A Donkey Kong barrelful of Nintendo 3DS news has arrived fresh from Amsterdam -- the big N's glasses-free 3D handheld will hit the UK on 25 March, and a host of British companies are lined up to provide non-gaming 3D video and other services.
Prices will be set by retailers -- HMV has listed a price of £230 on its online store, while other online sellers are posting prices just under the £200 mark. The US system will cost $250 (£155), so it looks like UK buyers will end up paying extra, as usual, although that price may well drop by launch day.
The 3DS won't be limited to gaming -- Nintendo is in talks with Sky to bring short 3D videos to the device, and Eurosport is getting involved too. It could give the console some real multimedia clout.
Crazy clay-company Aardman is also signed up to produce a series of 1-minute 3D Shaun the Sheep episodes for the 3DS. So... that's good.
You should be able to stay connected everywhere you go, thanks to something called Spot Pass, a Wi-Fi connection for the 3DS. BT will be lending its BT Fon hotspots to get users online wherever they go.
All this extra stuff is exactly what this console needs -- Nintendo already does gaming brilliantly, but a hot new device needs to offer some multimedia kicks to compete with the likes of the.
Another interesting new feature is StreetPass, which means that if your 3DS is in your pocket, it'll automatically exchange information with other peoples' 3DS as you stroll past. Nuggets such as game data and your Mii profile can be exchanged, and there's a notification LED on top of the 3DS that'll light up if something's been exchanged.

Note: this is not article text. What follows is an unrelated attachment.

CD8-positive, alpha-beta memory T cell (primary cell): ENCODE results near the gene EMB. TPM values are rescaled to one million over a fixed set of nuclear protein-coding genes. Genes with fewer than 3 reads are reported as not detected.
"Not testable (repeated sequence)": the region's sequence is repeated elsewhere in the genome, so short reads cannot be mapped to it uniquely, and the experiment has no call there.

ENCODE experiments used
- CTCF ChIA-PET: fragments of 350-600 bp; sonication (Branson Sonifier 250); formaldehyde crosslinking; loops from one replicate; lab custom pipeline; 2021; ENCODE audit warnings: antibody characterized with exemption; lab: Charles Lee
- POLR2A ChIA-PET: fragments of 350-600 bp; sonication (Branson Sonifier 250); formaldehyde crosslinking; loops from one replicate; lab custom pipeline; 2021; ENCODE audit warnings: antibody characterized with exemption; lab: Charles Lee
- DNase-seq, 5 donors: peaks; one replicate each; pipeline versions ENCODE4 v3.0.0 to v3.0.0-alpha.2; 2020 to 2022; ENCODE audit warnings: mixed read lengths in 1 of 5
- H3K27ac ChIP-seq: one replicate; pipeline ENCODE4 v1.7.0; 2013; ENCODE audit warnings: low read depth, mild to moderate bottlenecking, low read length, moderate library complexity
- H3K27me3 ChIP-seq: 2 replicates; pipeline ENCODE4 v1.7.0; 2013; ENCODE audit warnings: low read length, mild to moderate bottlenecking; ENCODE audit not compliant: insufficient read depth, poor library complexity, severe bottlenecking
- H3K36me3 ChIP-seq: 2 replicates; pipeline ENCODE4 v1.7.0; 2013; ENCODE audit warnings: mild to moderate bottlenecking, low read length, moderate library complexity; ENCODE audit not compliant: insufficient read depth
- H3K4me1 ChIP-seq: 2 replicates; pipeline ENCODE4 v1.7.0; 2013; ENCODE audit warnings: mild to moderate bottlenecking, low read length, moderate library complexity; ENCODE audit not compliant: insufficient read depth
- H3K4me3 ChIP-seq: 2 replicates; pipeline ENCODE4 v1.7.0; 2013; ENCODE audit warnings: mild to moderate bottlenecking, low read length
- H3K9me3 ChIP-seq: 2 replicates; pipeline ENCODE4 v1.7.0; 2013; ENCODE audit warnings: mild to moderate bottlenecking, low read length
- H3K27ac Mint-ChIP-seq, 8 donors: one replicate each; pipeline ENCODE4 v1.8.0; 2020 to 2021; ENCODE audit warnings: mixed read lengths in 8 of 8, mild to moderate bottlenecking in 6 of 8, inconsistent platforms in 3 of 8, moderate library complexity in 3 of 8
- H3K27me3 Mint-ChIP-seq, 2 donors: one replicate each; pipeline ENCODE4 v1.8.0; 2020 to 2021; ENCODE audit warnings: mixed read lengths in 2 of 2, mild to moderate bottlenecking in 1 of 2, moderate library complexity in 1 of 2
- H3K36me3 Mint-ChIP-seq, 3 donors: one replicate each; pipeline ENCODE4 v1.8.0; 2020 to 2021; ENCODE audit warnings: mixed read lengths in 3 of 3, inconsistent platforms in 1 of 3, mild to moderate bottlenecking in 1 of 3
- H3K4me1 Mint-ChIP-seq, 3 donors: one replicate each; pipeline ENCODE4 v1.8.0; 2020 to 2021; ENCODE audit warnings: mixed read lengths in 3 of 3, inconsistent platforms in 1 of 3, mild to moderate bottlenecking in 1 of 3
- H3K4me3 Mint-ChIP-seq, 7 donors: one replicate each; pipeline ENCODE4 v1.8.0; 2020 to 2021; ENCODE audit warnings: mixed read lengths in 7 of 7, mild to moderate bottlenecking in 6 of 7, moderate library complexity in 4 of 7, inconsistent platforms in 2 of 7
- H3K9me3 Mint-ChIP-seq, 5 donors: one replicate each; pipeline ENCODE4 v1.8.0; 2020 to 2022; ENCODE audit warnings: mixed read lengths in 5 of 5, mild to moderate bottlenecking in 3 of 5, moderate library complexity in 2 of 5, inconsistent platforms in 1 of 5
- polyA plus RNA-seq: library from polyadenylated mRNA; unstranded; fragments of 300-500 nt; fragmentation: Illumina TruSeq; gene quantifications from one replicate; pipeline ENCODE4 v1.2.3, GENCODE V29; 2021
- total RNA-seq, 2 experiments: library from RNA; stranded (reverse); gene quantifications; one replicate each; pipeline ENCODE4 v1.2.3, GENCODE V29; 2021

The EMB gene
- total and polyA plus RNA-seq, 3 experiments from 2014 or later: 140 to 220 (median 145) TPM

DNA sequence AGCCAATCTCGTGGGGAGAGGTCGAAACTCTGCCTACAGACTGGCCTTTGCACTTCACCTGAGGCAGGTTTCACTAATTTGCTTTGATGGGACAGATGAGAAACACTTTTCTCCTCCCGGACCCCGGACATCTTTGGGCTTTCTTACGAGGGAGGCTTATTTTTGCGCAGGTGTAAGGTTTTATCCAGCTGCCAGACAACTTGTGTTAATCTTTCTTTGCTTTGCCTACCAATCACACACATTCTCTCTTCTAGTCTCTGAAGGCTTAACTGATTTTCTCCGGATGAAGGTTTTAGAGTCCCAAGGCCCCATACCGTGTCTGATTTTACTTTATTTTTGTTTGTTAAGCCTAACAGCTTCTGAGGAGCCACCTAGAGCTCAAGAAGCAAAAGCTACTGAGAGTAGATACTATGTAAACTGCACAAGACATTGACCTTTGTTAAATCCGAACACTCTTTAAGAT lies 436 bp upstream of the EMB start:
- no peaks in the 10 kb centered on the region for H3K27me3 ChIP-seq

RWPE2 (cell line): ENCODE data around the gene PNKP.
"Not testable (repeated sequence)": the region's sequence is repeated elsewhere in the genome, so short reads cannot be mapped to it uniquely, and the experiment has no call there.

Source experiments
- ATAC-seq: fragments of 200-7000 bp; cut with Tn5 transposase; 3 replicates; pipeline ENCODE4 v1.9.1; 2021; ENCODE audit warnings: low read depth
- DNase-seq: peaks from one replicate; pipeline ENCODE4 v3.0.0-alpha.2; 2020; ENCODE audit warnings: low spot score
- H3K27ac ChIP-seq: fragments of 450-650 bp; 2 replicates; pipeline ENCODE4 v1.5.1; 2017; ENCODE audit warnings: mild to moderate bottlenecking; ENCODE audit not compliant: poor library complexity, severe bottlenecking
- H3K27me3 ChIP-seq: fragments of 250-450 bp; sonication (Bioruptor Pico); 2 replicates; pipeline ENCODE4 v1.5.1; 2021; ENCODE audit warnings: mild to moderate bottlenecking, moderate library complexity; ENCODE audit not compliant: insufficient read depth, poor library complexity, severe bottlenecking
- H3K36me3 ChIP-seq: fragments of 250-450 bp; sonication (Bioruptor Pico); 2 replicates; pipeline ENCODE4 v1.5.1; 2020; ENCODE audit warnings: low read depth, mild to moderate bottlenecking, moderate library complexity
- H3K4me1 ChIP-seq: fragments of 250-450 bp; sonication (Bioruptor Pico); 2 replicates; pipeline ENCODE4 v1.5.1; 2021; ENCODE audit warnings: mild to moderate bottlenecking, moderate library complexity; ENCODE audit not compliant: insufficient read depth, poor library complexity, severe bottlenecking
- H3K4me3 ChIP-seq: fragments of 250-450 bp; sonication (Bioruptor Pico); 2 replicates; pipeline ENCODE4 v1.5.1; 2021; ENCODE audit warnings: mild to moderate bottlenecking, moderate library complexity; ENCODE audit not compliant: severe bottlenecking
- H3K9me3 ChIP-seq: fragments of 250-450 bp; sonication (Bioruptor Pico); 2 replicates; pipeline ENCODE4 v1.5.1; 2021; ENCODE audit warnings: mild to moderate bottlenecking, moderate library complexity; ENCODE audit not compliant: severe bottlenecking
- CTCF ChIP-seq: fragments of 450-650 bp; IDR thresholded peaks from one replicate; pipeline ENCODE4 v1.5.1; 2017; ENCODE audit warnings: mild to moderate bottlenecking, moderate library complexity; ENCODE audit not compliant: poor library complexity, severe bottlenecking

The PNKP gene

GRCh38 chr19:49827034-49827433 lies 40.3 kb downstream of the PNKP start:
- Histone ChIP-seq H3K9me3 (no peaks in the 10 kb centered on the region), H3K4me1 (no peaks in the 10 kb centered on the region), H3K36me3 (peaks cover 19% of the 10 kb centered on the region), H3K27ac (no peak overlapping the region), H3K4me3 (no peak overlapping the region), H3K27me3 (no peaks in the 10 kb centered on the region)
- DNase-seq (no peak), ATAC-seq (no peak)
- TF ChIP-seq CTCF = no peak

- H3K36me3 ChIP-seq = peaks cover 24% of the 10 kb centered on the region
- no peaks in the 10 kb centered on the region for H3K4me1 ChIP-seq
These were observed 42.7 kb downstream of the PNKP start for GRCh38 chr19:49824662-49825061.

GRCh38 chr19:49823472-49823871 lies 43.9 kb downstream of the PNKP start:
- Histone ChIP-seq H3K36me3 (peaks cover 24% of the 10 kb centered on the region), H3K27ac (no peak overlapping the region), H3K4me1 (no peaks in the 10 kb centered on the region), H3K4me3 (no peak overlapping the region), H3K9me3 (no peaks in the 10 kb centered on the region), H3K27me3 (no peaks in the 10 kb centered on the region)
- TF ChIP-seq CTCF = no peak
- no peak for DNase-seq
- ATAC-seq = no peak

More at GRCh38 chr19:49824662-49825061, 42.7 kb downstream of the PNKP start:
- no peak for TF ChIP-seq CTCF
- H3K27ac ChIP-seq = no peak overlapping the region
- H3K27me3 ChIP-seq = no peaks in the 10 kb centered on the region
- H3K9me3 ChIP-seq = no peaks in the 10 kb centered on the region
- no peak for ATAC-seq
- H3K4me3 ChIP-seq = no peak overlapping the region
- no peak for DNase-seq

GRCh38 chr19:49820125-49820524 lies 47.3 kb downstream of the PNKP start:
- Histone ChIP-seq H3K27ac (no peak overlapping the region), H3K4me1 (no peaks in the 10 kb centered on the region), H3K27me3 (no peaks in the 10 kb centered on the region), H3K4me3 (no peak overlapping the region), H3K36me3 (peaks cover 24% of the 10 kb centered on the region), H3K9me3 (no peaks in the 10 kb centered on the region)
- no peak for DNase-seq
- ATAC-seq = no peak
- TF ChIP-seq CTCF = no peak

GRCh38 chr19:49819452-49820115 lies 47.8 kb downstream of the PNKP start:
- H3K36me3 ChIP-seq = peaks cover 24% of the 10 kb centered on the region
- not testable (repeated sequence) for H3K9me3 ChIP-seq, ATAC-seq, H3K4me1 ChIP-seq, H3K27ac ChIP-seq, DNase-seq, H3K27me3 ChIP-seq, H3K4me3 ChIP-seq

Hmm. Automatically sharing information with strangers on the street. It doesn't sound like a great idea, but we're sure you'll be able to turn it off if you don't like the sound of it. It could have some neat implications for games though.
If you want to play games online, you won't need to swap friend codes like you do currently on the DS and the Wii -- instead there'll be a device-specific multiplayer ID, and a friends list to manage, so you can play online without the need for fiddly code entering. This is long overdue: as our esteemed colleague and GameSpot UK editor Guy Cocker put it, "Welcome to the 21st century."
Neatly, you can use the 3DS' camera to automatically make Miis that look like you, using Nintendo's Mii Maker software. There's a Web browser too, but you'll have to install that via the 3DS' built-in online shop. You can also stock up on games via that shop, but it looks like only old titles are available at the moment. If you don't fancy that, 25 games will be available for the console at launch.
The 3DS is looking more and more tempting, and if all these partnerships come to fruition, it could make for a surprisingly versatile device. Fingers crossed it all pans out, and that UK retailers go easy on the pricing.
All done? Then it's time to read our in-depth preview.